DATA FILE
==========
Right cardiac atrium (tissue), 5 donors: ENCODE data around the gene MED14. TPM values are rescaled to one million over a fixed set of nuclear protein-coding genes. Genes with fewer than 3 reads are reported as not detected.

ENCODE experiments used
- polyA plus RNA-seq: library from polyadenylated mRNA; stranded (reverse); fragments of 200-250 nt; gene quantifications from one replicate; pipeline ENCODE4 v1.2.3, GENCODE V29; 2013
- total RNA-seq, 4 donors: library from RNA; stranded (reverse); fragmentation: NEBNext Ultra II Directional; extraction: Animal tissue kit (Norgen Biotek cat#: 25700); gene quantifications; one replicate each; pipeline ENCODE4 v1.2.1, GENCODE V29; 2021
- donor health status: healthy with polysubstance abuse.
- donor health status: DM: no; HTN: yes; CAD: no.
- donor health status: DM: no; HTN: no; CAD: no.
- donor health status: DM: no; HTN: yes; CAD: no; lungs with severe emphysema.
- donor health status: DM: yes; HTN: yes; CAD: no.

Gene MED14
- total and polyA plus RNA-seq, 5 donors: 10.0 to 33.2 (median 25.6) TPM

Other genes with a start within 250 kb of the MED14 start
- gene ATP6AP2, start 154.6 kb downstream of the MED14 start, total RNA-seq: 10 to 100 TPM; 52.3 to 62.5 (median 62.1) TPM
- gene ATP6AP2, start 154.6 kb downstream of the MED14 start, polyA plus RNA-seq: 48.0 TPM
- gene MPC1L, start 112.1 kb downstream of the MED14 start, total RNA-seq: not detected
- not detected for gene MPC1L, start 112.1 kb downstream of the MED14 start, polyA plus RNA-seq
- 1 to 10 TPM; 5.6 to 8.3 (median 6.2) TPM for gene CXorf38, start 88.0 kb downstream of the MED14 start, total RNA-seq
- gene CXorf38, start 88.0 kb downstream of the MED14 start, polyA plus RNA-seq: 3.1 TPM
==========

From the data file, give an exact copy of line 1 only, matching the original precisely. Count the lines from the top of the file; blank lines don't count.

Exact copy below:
Right cardiac atrium (tissue), 5 donors: ENCODE data around the gene MED14. TPM values are rescaled to one million over a fixed set of nuclear protein-coding genes. Genes with fewer than 3 reads are reported as not detected.